By Ron B. Davis Jr., Georgetown University
Metals, nonmetals, and metalloids are different regions of the p-block. Among these, metalloids are special not just because of their famous semiconducting properties, but also because they have a tendency to take on the characteristics of other elements that they interact with, making them truly unique and useful among the elements.
Metals of the P-block
Metals of the p block are part of a group of elements called “post-transition metals” and sometimes “poor metals”. These metals are soft and have rather low melting points—think of tin or lead—yet a rather high electronegativity for metals. They are called “poor” metals in part because that high electronegativity causes hints of covalent bonding effects not commonly observed in s-block metals or transition metals. Neighboring zinc, cadmium, and mercury show similar properties, so they are sometimes considered “poor metals” as well.
Nonetheless, combine a p-block metal with a nonmetal, and just as you might expect—an ionic bond often forms. The metal transfers one or more of its valence electrons to the nonmetal. This happens in compounds like lead sulfide, which makes up the mineral galena, and tin fluoride (aka “stannous fluoride”)—a compound used in some toothpaste formulations.
But the metals of the p-block are getting farther and farther away from being able to achieve an octet by losing electrons. Just take a look at the activity series and this is clear, with d-block metals tin and lead well below the s-block metals, and therefore much harder to oxidize. These metals only grudgingly and slowly react with acid to dissolve, making lead a popular choice for plumbing in ancient times before its toxicity was fully understood.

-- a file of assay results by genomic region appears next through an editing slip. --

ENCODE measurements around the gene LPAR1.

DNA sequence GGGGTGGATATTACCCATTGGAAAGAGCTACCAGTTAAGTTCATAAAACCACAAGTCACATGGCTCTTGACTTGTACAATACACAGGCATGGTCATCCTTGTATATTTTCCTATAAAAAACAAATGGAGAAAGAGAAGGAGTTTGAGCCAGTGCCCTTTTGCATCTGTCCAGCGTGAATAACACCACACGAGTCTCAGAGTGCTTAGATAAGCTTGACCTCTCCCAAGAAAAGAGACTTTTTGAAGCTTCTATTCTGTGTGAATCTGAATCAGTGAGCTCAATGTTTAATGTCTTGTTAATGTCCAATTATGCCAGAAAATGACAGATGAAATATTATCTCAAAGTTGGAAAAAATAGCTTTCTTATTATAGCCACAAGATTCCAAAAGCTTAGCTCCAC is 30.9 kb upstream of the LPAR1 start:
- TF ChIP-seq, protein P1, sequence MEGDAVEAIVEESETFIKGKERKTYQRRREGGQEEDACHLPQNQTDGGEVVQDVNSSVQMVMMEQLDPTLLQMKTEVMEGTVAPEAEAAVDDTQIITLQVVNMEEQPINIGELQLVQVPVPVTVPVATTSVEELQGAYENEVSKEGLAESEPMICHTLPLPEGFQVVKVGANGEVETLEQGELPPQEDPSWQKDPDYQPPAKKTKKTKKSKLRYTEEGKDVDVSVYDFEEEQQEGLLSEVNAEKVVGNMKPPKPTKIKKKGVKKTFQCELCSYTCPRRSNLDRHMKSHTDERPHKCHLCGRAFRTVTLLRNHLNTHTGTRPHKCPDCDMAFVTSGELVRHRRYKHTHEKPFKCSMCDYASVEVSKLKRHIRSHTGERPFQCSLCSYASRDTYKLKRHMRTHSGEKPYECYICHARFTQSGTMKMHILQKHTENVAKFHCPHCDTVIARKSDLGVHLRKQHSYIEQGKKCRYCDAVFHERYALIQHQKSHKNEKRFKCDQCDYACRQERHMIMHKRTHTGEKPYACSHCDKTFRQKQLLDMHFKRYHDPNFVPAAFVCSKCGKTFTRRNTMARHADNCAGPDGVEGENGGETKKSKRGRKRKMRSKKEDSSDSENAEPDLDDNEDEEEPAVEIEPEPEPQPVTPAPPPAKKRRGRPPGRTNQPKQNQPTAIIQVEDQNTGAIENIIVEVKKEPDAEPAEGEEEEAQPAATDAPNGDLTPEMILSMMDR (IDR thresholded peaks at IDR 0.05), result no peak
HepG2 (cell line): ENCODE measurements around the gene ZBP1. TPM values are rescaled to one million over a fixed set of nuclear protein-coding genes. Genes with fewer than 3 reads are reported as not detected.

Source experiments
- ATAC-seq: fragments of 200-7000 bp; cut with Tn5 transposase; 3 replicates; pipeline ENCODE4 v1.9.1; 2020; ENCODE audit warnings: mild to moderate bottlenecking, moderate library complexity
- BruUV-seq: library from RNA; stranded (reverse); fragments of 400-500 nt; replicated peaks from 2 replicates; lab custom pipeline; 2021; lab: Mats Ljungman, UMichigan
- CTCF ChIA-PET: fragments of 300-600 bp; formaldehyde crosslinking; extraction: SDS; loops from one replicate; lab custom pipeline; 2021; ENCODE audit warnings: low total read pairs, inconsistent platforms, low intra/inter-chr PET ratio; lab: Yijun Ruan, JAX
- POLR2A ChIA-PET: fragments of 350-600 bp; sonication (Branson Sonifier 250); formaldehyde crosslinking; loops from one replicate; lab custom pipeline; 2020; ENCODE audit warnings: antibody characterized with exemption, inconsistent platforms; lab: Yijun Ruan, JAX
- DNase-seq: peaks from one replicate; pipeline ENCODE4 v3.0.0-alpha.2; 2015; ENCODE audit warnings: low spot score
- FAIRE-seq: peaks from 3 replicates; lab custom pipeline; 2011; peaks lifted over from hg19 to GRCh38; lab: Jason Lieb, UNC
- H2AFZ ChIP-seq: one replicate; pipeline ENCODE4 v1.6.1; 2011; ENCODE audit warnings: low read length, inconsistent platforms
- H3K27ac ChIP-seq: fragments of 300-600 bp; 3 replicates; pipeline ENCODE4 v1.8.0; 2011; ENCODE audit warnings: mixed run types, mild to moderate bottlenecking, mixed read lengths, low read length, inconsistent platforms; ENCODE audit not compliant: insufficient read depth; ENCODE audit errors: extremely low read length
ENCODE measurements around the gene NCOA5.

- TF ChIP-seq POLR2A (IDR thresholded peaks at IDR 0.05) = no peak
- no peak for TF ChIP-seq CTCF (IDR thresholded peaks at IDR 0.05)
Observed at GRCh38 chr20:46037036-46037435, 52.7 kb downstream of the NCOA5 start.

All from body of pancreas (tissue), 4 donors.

Interestingly, there are only 20 elements out of 118 that can be reliably classed as nonmetals. Of these nonmetals, only hydrogen and helium reside outside of the p-block. In general, nonmetals hang on to their valence electrons much more tightly than metals do.
While metals often give up electrons to reach the previous octet, for nonmetals, the next octet of valence electrons is insight. Add to that the fact that for any given row, the greater number of protons in the nonmetal elements’ nuclei makes for a relatively strong nuclear charge that holds their electron cloud tighter.
So nonmetals have more valence electrons, and they hold on to them more firmly. This is what drives nonmetals to combine in covalent compounds with one another, and explains their tendency to form anions in ionic compounds with metals, where the nonmetal accepts electrons in the trade.
This article comes directly from content in the video series Understanding the Periodic Table. Watch it now, on Wondrium.
The Remarkable Region
Perhaps the most remarkable region of the p-block is the diagonal staircase of elements called the metalloids. This region is so remarkable that many tables actually highlight these elements to set them apart from the rest of the block.
Boron, silicon, germanium, arsenic, antimony, tellurium, and polonium all belong to this class of elements. Astatine is sometimes included as well, though it is practically impossible to collect enough of this unusually rare element to reliably characterize its properties.